Momentum is gathering in Congress in support of legislation that would challenge the OPEC+ group of oil-producing nations, which recently agreed to production restrictions that will benefit Russia while raising US prices.
The US Senate has revived a proposal known as “NOPEC”, defined as “no oil producing and exporting cartels”–an obtuse reference to the Saudi Arabia-led organization of oil-producing states. The measure was recently floated by Senate Majority Leader Chuck Schumer, seemingly a response to the organization’s decision to cut back its monthly output.
“We are looking at all the legislative tools to best deal with this appalling and deeply cynical action, including the NOPEC bill,” Schumer said in a statement.
If passed, the NOPEC measure would allow the Justice Department to sue OPEC+ countries and their state-owned oil firms under antitrust laws in the United States.
The measure is gaining bipartisan momentum, with Republican Senator Chuck Grassley saying in a statement that the NOPEC bill, which he sponsored, will be added as an amendment to the National Defense Authorization Act, which Congress is anticipated to take up when it returns in November.
“My bipartisan NOPEC Act would crack down on these tactics by the foreign oil cartel. It’s already cleared the Judiciary Committee on a bipartisan basis, and there’s no reason why it shouldn’t pass as a part of our upcoming defense authorization effort. Our energy supply is a matter of national security,” Grassley said in the statement.
The bill was approved by the Judiciary Committee on a 17-4 vote, with support from every committee Democrat as well as GOP senators.
OPEC and its allies agreed last week in Vienna to proceed with cutting oil production by 2 million barrels per day come November, which amounts to about 2% of total global demand–the biggest cut it implemented since the pandemic.
The White House reportedly used all available resources to lobby the oil cartel ahead of their Vienna meeting, and is now left “having a spasm and panicking,” according to the people familiar with the matter. US President Joe Biden said he is “concerned” with OPEC’s decision, going as far as to call the move “a hostile act” and a “total disaster.”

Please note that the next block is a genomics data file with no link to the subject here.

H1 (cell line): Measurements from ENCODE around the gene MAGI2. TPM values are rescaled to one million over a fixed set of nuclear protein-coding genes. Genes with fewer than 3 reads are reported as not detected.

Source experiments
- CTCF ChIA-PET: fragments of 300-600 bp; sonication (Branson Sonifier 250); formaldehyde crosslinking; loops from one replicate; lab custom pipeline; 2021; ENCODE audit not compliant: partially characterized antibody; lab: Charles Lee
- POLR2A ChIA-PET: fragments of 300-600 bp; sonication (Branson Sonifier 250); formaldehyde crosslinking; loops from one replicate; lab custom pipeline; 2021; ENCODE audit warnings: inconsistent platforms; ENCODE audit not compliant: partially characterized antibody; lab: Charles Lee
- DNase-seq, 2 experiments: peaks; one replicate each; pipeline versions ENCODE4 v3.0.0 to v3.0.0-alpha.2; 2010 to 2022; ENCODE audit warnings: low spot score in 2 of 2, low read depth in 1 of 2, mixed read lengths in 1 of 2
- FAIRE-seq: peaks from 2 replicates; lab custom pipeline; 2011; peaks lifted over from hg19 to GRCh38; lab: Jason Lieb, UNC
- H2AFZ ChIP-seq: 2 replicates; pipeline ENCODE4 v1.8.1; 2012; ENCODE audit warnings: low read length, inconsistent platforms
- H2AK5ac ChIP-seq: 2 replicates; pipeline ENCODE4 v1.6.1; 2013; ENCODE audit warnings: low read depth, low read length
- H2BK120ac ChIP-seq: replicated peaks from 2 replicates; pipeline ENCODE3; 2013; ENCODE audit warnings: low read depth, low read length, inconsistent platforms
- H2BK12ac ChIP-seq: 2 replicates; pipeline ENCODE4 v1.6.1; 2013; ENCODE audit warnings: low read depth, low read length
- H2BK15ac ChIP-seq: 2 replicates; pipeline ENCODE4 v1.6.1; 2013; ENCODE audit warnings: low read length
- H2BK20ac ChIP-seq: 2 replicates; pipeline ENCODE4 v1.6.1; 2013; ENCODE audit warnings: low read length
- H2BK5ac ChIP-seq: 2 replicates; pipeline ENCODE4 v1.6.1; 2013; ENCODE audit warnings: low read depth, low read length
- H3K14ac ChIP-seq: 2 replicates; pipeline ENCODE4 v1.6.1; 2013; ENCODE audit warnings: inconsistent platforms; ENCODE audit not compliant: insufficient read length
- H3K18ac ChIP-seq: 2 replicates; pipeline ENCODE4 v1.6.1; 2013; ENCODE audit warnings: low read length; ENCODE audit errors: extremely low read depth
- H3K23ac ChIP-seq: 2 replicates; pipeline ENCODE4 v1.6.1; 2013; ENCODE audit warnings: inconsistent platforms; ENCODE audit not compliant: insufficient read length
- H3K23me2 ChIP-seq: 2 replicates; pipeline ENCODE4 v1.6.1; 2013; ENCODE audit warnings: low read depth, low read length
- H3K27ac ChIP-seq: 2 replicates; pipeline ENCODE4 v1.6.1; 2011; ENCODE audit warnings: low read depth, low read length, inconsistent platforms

But the Middle Eastern state–considered the de facto leader of the oil-exporting nations–countered this argument in its statement. The kingdom revealed that the Biden administration–through continuous consultation–has been asking to delay the planned oil output cut by a month.
However, OPEC+ seemingly thumbed down the request, citing the delay “would have had negative economic consequences.”
The White House has not openly backed the measure, but it has stated that it will “consult with Congress on additional tools and authorities to reduce OPEC’s control over energy prices.” However, Biden is reportedly considering a review of the country’s relations with Saudi Arabia given the production cuts.
“Certainly, in light of recent developments and OPEC+’s decision about oil production, the president believes that we should review the bilateral relationship with Saudi Arabia and to take a look to see if that relationship is where it needs to be and that it is serving our national security interests,” White House national security spokesperson John Kirby told reporters during a call.
In 2007, the House passed a version of the measure in a largely bipartisan vote, but the Bush administration rejected it.
OPEC, for its part, reminded Washington that the group is a “technical organization” rather than a political one, and won’t cater to Biden’s demands even if it means damaging relations with the US.
Information for this briefing was found via The Hill and the sources mentioned. The author has no securities or affiliations related to this organization. Not a recommendation to buy or sell. Always do additional research and consult a professional before purchasing a security. The author holds no licenses.